Everyone has times in their lives when they struggle; many of us feel that we cannot admit this to others, and oftentimes we may even have difficulty admitting it to ourselves.
During difficult or stressful times speaking to someone else about how we feel can help us to clarify things for ourselves, to see things differently, and to gain new insights and understandings. Someone we know, like a family member or a friend may not always be the best person for us to talk to; we may be unable to be completely honest for fear of hurting their feelings, or vice versa, or they may be unable to see things in an impartial way.
How can counselling help?
Counselling involves talking with a person like myself, who is trained to help you explore your difficulties or distress in a safe way. I will not tell you what you should or should not do, rather we will work together to enable you to gain insight, and a greater understanding of what motivates your patterns of behaviour, ways of relating to others and negative emotions.
My counselling training (see qualifications) was psychodynamic, which means I believe we are influenced by our past experiences and relationships, unconscious attitudes and conflicts.
Current distress often has it’s origins in early relationships and experiences, and we have a tendency to repeat patterns of behaviour, even when we would like to change them. Counselling can assist you in becoming consciously aware of unconscious patterns and connections, and this may be all that is needed in order for you to make changes.
As your self understanding increases, we can consider how you might find more appropriate ways of coping, or bring about changes in your thinking and behaviours.
Sometimes there might be more work to be done, but sometimes becoming consciously aware of unconscious patterns and connections can be all that is needed in order for us to make changes.
For example, a woman who claimed she was happily married had felt herself driven to take their eight year old daughter and leave her husband, going to stay with friends in another part of the country without telling her husband where they were. She contacted me, seeking counselling to help her to understand what had motivated her to act in this way, and to think about her options for the future. As we began to explore her past, she mentioned that she had been abused by her own father when she was eight years of age – the same age as her daughter is now. Unconsciously, she had felt driven to act, to ‘save’ her daughter, as she herself had not been saved. Once she became consciously aware of this connection, and realised that her husband was not like her father, and would not act in the same ways, she felt safe to contact him and arrange for her and her daughter to return home.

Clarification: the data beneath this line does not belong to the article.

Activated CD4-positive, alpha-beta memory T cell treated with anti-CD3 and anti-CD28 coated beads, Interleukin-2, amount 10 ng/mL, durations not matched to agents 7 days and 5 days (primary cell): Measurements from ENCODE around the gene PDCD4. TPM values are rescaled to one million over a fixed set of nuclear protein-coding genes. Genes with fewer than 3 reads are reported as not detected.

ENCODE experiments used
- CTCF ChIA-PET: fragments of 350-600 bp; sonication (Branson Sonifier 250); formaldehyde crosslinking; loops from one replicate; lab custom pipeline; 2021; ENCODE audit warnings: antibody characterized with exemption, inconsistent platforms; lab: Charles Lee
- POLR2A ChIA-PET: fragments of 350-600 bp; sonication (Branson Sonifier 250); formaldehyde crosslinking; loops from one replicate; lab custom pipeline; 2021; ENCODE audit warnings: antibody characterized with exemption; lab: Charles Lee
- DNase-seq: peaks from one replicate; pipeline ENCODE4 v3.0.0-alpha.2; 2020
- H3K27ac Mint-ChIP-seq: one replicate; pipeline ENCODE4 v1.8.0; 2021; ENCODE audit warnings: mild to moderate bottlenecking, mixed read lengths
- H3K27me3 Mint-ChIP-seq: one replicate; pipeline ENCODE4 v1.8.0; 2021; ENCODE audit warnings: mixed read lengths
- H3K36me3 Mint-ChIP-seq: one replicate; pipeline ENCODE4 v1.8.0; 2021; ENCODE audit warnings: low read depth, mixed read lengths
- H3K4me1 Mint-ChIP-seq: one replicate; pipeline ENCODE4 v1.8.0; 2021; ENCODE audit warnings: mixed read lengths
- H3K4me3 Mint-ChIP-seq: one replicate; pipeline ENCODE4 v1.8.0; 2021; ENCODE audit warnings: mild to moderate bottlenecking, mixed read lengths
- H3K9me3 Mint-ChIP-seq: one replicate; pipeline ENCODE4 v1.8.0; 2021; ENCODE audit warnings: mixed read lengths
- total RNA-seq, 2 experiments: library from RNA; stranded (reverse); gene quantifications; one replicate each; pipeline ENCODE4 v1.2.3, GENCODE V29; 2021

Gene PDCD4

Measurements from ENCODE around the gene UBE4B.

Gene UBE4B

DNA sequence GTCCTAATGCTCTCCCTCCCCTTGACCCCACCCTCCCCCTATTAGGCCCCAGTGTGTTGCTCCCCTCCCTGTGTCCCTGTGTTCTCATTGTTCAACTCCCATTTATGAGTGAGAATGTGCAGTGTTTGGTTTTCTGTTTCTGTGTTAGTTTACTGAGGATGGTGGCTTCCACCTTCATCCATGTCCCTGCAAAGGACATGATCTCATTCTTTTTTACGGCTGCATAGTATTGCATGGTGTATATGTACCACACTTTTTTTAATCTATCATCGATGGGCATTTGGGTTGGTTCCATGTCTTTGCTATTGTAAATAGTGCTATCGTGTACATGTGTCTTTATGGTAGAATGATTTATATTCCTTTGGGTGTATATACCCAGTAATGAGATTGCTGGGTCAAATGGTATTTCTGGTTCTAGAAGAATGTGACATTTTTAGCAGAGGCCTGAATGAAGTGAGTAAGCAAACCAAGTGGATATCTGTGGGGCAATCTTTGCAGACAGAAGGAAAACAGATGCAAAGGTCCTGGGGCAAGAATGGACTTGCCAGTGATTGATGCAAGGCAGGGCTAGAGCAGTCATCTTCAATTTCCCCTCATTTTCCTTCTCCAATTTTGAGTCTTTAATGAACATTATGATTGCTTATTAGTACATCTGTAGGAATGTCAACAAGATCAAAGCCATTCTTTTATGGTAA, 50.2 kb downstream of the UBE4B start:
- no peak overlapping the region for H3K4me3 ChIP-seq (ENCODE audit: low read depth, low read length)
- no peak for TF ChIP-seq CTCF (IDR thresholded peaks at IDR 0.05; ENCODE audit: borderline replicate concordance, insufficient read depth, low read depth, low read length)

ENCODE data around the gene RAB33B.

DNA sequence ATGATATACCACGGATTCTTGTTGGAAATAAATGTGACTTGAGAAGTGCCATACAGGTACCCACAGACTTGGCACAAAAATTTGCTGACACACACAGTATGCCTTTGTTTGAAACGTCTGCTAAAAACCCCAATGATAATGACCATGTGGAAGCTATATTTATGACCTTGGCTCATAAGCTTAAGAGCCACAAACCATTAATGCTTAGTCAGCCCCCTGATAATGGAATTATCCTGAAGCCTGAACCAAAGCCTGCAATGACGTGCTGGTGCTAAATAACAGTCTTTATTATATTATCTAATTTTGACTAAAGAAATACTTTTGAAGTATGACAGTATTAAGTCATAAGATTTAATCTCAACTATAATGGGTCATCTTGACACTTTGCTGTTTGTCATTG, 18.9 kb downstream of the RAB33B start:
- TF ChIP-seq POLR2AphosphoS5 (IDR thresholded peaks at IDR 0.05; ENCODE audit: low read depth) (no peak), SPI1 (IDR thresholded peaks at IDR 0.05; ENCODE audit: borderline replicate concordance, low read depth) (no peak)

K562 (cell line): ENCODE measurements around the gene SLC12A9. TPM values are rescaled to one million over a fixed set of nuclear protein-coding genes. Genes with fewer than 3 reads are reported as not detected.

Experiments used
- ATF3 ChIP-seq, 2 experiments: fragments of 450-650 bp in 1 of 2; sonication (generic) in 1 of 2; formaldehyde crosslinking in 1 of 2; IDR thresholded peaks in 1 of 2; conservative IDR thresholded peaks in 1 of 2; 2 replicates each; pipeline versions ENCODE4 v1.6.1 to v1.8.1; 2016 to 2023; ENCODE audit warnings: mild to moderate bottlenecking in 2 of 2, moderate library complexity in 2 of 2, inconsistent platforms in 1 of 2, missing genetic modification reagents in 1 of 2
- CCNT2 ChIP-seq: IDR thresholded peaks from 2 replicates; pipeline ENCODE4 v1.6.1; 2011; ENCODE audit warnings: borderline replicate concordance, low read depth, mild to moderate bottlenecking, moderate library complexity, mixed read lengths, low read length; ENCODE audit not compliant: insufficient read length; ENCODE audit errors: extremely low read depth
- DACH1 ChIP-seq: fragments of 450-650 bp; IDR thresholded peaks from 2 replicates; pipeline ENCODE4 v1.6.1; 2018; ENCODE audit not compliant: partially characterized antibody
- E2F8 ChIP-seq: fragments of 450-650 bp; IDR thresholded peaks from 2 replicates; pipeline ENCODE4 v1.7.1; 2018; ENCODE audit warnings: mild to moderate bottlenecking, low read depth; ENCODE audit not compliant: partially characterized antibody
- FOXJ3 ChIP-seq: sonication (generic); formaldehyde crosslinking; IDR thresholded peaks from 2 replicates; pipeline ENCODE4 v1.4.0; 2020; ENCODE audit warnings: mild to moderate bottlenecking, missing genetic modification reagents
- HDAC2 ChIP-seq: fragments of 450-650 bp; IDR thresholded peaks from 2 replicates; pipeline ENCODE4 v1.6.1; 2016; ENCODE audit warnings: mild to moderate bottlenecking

When a new client contacts me I usually arrange an initial appointment where there will be the opportunity for us to discuss the issues that have brought them for counselling, and what they would like to achieve. If we both feel that we would like to proceed with the counselling then we agree to a further five sessions. The sixth session will be an opportunity to review how the work is proceeding and for us to decide whether more work needs to be done.
Counselling sessions last for 50 minutes, and usually take place weekly, on the same day and time, although this is flexible.
The initial session is half price - £17.50 – further sessions cost £35
The rooms I use are quiet and safe, and what we talk about will remain confidential.
Qualifications and experience.
As a member of BACP (British Association of Counselling and Psychotherapy) I adhere to their guidelines and ethical framework, and have completed BACP accredited Advanced and Post Graduate Diplomas in Psychodynamic Counselling with Cambridge University.
In addition to seeing clients privately I also work as a trainer and counsellor for a local charity providing counselling for adult survivors of sexual violence and childhood sexual abuse.
Following completion of my own training as a counsellor, I heard about and experienced different types of ‘meridian energy therapy’ (inparticular EFT - emotional freedom techniques, and Faster EFT – emotionally focussed transformations) and was so amazed at the changes that these can effect that I have since trained in these approaches also. This enables me to offer clients a huge additional resource, and in combining these approaches with counselling I found that clients were able to make much deeper shifts much more quickly than with conventional counselling alone.
EFT and Faster-EFT have been referred to as types of ‘emotional acupressure’ and involve tapping on different meridian energy points (some of the points used in acupuncture) whilst aiming at negative thoughts or emotions. There is an increasing amount of clinical literature demonstrating that EFT is able to rapidly reduce the impact of memories and incidents that trigger emotional distress (including PTSD); when properly done the underlying emotional factors that contribute to the problem are typically released. Instead of taking months or years using conventional ‘talk therapy’, EFT and Faster EFT can clear old traumas cleanly in far fewer sessions.
I explain a little to clients about how these work in our initial session, and if they are interested in integrating these into our work together this is done at no additional cost.
Some of the issues counselling can help with include, but are not limited to, the following;
Abuse (physical, emotional and psychological, and sexual) Anger, Anxiety, Bereavement, Depression, Domestic Violence, Eating Disorders, Low Self Esteem, Low Self-confidence, Panic Disorder, PTSD (Post Traumatic Stress Disorder) Relationship issues, Self Harm and Stress.